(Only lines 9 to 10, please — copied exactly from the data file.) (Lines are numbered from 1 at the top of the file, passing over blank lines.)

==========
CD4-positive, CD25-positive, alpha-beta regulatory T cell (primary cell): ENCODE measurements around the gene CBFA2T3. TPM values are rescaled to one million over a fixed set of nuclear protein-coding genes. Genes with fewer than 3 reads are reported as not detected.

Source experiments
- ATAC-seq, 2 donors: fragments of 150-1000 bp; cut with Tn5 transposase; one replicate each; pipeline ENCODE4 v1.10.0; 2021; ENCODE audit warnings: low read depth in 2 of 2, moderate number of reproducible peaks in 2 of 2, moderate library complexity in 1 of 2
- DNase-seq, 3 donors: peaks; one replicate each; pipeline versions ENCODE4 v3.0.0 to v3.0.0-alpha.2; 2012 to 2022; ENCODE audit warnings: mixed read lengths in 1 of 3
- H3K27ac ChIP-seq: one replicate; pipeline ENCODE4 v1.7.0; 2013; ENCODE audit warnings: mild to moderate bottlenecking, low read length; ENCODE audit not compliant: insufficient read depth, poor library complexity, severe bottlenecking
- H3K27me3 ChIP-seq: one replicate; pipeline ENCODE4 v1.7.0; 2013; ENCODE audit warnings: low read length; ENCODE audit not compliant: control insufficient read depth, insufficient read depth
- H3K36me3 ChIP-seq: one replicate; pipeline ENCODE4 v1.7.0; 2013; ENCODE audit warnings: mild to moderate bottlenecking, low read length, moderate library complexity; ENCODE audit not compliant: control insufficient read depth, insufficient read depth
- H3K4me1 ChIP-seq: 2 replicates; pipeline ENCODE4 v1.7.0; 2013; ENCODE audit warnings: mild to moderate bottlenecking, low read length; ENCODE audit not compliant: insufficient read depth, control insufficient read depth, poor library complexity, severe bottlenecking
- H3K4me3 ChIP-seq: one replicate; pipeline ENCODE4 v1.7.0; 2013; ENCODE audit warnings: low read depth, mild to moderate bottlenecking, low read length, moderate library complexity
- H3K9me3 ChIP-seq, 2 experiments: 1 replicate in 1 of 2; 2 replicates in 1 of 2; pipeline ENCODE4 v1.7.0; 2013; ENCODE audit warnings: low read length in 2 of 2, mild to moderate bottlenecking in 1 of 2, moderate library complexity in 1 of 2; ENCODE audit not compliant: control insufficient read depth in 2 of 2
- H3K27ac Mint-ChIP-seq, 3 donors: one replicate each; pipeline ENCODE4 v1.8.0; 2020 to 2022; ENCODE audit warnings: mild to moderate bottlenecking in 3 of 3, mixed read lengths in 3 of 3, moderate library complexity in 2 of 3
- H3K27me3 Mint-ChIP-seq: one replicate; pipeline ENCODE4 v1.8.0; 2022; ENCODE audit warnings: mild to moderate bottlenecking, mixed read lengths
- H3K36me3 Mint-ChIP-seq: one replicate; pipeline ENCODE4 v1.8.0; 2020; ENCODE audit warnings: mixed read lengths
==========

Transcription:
- H3K4me3 ChIP-seq: one replicate; pipeline ENCODE4 v1.7.0; 2013; ENCODE audit warnings: low read depth, mild to moderate bottlenecking, low read length, moderate library complexity
- H3K9me3 ChIP-seq, 2 experiments: 1 replicate in 1 of 2; 2 replicates in 1 of 2; pipeline ENCODE4 v1.7.0; 2013; ENCODE audit warnings: low read length in 2 of 2, mild to moderate bottlenecking in 1 of 2, moderate library complexity in 1 of 2; ENCODE audit not compliant: control insufficient read depth in 2 of 2